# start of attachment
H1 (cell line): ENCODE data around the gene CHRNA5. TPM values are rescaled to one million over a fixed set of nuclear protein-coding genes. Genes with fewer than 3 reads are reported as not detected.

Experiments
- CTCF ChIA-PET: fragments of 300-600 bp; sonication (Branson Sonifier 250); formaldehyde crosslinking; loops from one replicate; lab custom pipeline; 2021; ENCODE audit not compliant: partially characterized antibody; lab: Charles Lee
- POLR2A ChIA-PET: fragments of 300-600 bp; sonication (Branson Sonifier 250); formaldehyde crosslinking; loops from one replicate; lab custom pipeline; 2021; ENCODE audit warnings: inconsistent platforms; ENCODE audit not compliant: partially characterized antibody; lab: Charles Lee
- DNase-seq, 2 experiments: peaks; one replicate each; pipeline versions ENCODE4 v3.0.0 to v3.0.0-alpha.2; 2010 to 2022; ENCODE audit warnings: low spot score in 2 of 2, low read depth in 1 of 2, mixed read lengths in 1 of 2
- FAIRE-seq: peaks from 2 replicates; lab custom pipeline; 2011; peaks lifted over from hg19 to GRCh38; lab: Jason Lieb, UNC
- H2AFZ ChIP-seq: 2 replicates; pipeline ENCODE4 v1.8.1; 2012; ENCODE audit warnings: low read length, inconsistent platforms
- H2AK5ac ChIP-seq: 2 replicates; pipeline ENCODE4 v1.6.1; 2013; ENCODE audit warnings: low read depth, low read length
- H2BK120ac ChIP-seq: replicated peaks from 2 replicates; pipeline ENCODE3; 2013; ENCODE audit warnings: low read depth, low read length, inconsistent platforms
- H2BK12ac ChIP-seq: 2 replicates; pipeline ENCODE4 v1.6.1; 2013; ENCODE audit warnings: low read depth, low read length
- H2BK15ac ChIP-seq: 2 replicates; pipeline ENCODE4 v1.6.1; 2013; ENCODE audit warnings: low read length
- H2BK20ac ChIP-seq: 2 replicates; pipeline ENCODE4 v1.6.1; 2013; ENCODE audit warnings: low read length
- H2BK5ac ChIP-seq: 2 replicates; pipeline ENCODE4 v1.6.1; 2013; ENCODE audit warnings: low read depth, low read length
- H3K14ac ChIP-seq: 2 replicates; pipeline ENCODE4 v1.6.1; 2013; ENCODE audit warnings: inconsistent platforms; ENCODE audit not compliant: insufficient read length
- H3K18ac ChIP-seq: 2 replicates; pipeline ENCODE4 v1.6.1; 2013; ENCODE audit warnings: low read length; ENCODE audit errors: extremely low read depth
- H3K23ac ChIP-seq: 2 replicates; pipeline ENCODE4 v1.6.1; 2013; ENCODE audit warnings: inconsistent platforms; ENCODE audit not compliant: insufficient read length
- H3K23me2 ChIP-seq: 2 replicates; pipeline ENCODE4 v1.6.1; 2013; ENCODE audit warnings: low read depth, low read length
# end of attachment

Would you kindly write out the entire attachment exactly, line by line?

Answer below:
H1 (cell line): ENCODE data around the gene CHRNA5. TPM values are rescaled to one million over a fixed set of nuclear protein-coding genes. Genes with fewer than 3 reads are reported as not detected.

Experiments
- CTCF ChIA-PET: fragments of 300-600 bp; sonication (Branson Sonifier 250); formaldehyde crosslinking; loops from one replicate; lab custom pipeline; 2021; ENCODE audit not compliant: partially characterized antibody; lab: Charles Lee
- POLR2A ChIA-PET: fragments of 300-600 bp; sonication (Branson Sonifier 250); formaldehyde crosslinking; loops from one replicate; lab custom pipeline; 2021; ENCODE audit warnings: inconsistent platforms; ENCODE audit not compliant: partially characterized antibody; lab: Charles Lee
- DNase-seq, 2 experiments: peaks; one replicate each; pipeline versions ENCODE4 v3.0.0 to v3.0.0-alpha.2; 2010 to 2022; ENCODE audit warnings: low spot score in 2 of 2, low read depth in 1 of 2, mixed read lengths in 1 of 2
- FAIRE-seq: peaks from 2 replicates; lab custom pipeline; 2011; peaks lifted over from hg19 to GRCh38; lab: Jason Lieb, UNC
- H2AFZ ChIP-seq: 2 replicates; pipeline ENCODE4 v1.8.1; 2012; ENCODE audit warnings: low read length, inconsistent platforms
- H2AK5ac ChIP-seq: 2 replicates; pipeline ENCODE4 v1.6.1; 2013; ENCODE audit warnings: low read depth, low read length
- H2BK120ac ChIP-seq: replicated peaks from 2 replicates; pipeline ENCODE3; 2013; ENCODE audit warnings: low read depth, low read length, inconsistent platforms
- H2BK12ac ChIP-seq: 2 replicates; pipeline ENCODE4 v1.6.1; 2013; ENCODE audit warnings: low read depth, low read length
- H2BK15ac ChIP-seq: 2 replicates; pipeline ENCODE4 v1.6.1; 2013; ENCODE audit warnings: low read length
- H2BK20ac ChIP-seq: 2 replicates; pipeline ENCODE4 v1.6.1; 2013; ENCODE audit warnings: low read length
- H2BK5ac ChIP-seq: 2 replicates; pipeline ENCODE4 v1.6.1; 2013; ENCODE audit warnings: low read depth, low read length
- H3K14ac ChIP-seq: 2 replicates; pipeline ENCODE4 v1.6.1; 2013; ENCODE audit warnings: inconsistent platforms; ENCODE audit not compliant: insufficient read length
- H3K18ac ChIP-seq: 2 replicates; pipeline ENCODE4 v1.6.1; 2013; ENCODE audit warnings: low read length; ENCODE audit errors: extremely low read depth
- H3K23ac ChIP-seq: 2 replicates; pipeline ENCODE4 v1.6.1; 2013; ENCODE audit warnings: inconsistent platforms; ENCODE audit not compliant: insufficient read length
- H3K23me2 ChIP-seq: 2 replicates; pipeline ENCODE4 v1.6.1; 2013; ENCODE audit warnings: low read depth, low read length